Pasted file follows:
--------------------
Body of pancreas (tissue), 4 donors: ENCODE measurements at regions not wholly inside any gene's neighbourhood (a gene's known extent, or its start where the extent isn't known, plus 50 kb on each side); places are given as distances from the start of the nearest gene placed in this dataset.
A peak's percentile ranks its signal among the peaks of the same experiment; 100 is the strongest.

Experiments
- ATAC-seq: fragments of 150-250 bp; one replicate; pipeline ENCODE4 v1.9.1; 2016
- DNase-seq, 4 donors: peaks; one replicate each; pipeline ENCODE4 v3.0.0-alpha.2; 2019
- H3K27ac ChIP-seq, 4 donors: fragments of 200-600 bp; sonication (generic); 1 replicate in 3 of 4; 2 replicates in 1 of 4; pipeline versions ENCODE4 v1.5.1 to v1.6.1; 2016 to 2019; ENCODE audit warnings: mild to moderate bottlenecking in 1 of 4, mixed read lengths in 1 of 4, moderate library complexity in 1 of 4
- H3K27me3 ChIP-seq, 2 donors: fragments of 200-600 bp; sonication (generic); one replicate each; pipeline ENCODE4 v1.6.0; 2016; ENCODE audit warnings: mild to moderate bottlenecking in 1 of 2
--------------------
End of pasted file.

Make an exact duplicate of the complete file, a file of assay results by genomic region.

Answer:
Body of pancreas (tissue), 4 donors: ENCODE measurements at regions not wholly inside any gene's neighbourhood (a gene's known extent, or its start where the extent isn't known, plus 50 kb on each side); places are given as distances from the start of the nearest gene placed in this dataset.
A peak's percentile ranks its signal among the peaks of the same experiment; 100 is the strongest.

Experiments
- ATAC-seq: fragments of 150-250 bp; one replicate; pipeline ENCODE4 v1.9.1; 2016
- DNase-seq, 4 donors: peaks; one replicate each; pipeline ENCODE4 v3.0.0-alpha.2; 2019
- H3K27ac ChIP-seq, 4 donors: fragments of 200-600 bp; sonication (generic); 1 replicate in 3 of 4; 2 replicates in 1 of 4; pipeline versions ENCODE4 v1.5.1 to v1.6.1; 2016 to 2019; ENCODE audit warnings: mild to moderate bottlenecking in 1 of 4, mixed read lengths in 1 of 4, moderate library complexity in 1 of 4
- H3K27me3 ChIP-seq, 2 donors: fragments of 200-600 bp; sonication (generic); one replicate each; pipeline ENCODE4 v1.6.0; 2016; ENCODE audit warnings: mild to moderate bottlenecking in 1 of 2